However, the markets plunged on Friday after China announced they would impose new tariffs on $75 billion worth of U.S. imports, including a 25% levy on U.S. autos, 5% on auto parts, and 5% to 10% on 5,078 products, including soybeans, coffee, whiskey, seafood and crude oil. The U.S. countered by announcing $250 billion of goods and products from China currently being taxed at 25% would be taxed at 30% and a remaining $300 billion of goods and products that were to be taxed at 10% will now be taxed at 15%. President Trump also announced, “We don’t need China and, frankly, would be far better off without them,” and “ordered” American companies “to immediately start looking for an alternative to China.”
The US Chamber of Commerce weighed in on the trade war by calling on the United States and China to “get back to the table” to discuss issues important to both sides, including intellectual property and market access. The Chamber’s statement read in part “Today’s Chinese retaliation is unfortunate, but not unexpected. The fact of the matter is that nobody wins a trade war, and the continued tit-for-tat escalation between the U.S. and China is putting significant strain on the U.S. economy, raising costs, undermining investment, and roiling markets.”
In housing last Wednesday, the National Association of Realtors reported Existing Home Sales increased 2.5% to a seasonally adjusted annual rate of 5.42 million units for July. June’s sales rate was revised slightly higher to 5.29 million units from a previously reported 5.27 million units. Total sales were 0.6% higher than the same period a year ago.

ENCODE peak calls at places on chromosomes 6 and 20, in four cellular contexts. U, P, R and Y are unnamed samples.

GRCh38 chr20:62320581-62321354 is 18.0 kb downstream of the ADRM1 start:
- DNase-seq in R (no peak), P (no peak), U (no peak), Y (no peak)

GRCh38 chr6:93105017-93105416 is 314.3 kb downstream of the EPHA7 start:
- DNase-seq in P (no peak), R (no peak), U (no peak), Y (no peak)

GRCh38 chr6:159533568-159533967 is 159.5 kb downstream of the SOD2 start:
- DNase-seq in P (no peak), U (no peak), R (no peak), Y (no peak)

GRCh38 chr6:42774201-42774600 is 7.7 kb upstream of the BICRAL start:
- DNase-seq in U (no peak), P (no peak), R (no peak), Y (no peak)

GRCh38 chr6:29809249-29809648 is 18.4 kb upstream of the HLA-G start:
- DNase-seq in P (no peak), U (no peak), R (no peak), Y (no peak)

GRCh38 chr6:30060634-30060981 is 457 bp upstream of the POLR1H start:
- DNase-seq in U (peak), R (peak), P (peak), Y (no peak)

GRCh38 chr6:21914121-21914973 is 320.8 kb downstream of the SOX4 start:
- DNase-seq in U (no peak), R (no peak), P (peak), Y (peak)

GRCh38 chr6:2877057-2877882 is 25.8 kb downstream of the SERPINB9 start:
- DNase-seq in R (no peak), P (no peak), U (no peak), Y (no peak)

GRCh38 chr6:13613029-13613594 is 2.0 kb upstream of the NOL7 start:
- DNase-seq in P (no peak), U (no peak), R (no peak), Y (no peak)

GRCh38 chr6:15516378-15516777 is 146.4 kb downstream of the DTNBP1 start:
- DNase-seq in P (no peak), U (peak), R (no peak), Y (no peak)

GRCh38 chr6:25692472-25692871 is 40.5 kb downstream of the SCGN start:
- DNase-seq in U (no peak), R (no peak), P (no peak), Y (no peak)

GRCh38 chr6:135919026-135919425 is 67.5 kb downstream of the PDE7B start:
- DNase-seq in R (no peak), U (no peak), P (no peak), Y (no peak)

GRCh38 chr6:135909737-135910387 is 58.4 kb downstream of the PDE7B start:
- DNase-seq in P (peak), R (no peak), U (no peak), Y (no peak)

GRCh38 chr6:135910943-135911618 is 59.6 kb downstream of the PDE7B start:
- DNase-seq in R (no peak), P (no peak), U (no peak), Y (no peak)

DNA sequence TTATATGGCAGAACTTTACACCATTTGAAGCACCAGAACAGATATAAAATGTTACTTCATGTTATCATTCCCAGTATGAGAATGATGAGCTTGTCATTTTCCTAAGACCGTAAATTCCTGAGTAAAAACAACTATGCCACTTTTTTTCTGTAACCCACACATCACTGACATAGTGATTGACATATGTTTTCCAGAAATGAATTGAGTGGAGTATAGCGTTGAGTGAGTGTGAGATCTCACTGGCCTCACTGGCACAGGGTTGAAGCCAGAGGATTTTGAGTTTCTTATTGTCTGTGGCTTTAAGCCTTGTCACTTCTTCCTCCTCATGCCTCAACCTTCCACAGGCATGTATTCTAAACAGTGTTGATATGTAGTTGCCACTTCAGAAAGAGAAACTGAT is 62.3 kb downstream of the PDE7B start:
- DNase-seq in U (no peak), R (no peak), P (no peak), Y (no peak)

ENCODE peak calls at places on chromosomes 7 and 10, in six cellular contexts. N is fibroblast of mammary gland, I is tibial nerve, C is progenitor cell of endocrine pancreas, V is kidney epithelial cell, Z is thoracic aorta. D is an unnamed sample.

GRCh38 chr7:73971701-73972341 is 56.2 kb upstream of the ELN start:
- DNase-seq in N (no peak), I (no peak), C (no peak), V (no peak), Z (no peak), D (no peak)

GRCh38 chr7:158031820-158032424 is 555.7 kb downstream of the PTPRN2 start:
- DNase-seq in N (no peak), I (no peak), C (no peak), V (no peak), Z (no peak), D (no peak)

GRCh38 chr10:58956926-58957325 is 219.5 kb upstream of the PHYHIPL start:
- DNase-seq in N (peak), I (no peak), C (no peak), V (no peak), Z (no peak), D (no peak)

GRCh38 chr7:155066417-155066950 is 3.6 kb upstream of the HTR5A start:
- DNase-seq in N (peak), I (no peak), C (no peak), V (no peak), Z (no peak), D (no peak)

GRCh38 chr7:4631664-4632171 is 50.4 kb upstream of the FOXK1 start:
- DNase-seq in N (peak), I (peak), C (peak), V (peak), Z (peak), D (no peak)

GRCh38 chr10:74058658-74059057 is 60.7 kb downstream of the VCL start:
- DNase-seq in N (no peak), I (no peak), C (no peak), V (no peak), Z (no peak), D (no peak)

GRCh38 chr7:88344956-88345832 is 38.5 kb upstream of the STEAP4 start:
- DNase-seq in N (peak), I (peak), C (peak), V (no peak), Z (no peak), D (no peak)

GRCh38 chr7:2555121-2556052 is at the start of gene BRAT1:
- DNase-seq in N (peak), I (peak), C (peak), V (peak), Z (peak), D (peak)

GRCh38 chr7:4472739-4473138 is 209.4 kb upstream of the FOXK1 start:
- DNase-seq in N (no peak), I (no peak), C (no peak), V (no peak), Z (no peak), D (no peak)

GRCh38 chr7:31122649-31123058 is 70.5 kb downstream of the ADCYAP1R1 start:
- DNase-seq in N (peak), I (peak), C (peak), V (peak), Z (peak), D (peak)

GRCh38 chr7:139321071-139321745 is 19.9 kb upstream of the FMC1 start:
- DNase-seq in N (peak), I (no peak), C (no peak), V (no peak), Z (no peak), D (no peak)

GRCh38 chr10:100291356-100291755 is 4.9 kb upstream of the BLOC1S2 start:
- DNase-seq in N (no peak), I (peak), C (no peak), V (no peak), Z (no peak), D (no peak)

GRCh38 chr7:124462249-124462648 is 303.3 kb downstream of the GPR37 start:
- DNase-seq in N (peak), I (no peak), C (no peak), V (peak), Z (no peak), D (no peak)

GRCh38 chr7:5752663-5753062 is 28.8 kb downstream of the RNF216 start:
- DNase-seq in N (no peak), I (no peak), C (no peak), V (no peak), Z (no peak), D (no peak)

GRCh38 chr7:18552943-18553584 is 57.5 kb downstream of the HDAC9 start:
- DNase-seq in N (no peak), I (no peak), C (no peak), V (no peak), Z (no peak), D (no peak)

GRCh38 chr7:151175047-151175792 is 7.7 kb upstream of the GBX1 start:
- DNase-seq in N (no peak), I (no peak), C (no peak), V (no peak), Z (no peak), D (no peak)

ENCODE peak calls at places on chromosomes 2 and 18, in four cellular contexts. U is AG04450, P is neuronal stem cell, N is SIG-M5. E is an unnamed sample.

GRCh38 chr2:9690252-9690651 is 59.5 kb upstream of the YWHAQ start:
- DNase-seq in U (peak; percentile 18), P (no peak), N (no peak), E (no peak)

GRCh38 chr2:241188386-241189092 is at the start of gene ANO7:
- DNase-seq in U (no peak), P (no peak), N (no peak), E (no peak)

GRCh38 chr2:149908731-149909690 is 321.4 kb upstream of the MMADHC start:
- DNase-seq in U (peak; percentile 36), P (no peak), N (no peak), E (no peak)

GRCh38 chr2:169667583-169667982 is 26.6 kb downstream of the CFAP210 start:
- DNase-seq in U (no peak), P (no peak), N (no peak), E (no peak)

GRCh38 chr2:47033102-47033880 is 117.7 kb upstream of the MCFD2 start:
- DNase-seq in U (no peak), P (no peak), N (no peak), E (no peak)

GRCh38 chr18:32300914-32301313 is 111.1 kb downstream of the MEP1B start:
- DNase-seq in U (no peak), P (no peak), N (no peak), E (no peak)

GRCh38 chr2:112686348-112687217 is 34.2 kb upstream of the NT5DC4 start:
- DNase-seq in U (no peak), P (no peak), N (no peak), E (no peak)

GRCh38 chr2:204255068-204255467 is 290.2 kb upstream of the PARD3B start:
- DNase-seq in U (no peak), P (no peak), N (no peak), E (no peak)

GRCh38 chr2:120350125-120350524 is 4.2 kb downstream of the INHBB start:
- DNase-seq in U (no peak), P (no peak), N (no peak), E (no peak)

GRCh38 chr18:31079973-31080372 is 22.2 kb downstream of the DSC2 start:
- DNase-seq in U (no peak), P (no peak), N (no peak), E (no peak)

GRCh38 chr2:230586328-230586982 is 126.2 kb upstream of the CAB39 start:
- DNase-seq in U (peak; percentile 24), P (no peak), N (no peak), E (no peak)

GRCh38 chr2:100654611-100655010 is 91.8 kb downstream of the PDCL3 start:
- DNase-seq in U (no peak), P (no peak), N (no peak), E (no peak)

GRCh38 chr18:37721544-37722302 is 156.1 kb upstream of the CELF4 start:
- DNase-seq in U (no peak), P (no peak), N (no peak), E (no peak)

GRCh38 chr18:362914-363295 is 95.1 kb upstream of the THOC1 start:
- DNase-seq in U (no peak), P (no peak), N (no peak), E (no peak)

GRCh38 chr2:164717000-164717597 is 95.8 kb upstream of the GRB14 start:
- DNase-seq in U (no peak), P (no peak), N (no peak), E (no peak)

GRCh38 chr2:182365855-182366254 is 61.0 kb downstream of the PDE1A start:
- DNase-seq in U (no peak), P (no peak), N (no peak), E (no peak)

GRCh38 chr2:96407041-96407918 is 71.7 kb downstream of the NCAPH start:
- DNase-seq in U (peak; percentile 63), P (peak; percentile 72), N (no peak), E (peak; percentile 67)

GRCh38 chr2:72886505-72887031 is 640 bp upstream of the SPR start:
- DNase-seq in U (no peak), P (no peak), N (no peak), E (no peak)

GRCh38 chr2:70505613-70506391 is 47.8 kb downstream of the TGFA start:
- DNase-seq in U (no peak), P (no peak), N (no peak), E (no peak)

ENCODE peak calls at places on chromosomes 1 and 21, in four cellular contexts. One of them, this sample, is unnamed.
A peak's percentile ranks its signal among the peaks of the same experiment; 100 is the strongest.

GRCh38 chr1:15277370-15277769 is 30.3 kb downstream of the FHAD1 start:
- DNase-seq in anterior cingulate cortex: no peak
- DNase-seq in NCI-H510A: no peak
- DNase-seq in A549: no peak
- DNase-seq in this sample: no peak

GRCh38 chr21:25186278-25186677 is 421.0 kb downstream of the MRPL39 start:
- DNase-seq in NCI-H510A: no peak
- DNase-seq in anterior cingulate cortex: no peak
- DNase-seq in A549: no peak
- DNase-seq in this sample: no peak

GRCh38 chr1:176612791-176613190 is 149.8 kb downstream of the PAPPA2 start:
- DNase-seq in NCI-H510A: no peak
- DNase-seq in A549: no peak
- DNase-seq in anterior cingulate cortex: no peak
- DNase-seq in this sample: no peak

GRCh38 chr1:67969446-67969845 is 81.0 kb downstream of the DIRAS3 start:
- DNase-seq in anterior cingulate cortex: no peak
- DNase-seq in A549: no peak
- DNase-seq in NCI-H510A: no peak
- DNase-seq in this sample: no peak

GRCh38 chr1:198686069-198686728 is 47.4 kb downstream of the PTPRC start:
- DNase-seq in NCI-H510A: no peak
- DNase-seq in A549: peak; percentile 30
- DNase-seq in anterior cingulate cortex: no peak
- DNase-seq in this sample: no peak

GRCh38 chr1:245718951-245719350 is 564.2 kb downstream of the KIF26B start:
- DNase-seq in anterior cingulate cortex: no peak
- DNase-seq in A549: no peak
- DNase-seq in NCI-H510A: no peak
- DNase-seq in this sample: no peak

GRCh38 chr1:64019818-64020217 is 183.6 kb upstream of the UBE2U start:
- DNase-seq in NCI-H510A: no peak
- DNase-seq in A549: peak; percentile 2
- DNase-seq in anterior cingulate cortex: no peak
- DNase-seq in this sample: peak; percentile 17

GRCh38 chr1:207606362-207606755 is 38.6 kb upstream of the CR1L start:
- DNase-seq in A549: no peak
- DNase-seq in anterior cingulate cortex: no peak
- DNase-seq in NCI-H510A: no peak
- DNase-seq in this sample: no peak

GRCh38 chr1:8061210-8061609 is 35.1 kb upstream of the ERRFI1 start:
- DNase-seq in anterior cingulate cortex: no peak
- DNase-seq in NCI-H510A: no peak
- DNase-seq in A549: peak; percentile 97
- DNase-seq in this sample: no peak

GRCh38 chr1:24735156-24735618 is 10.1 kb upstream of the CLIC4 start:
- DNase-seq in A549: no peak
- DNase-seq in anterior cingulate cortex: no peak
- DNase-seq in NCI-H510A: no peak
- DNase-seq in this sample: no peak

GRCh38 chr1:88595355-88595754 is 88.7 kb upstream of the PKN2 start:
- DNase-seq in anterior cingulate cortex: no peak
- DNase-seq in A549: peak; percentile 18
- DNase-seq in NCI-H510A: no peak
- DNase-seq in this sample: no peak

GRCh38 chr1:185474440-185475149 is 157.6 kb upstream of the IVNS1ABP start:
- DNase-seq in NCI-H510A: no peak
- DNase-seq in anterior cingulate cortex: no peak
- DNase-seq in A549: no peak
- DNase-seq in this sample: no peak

The median existing home price for all housing types rose 4.3% year-over-year to $280,800 to reach the 89th consecutive month of year-over-year price gains. The median existing single-family home price increased 4.5% year-over-year to $284,000.
Regionally, Existing Home Sales were 2.9% lower in the Northeast; 1.6% higher in the Midwest; 1.8% higher in the South; and 8.3% higher in the West.
Median home prices were 1.0% lower in the Northeast slipping to $305,800; 8.1% higher in the Midwest rising to $226,300; 5.2% higher in the South climbing to $245,100); and 3.7% higher in the West increasing to $408,000. Single-family home sales increased 2.8% month-over-month to a seasonally adjusted annual rate of 4.84 million and were 1.0% higher year-over-year.
The inventory of homes for sale at the end of July declined to 1.89 million from 1.92 million in June while inventory was 1.6% lower than a year ago. Unsold inventory fell to a 4.2-months’ supply at the current sales rate versus 4.4 months for June.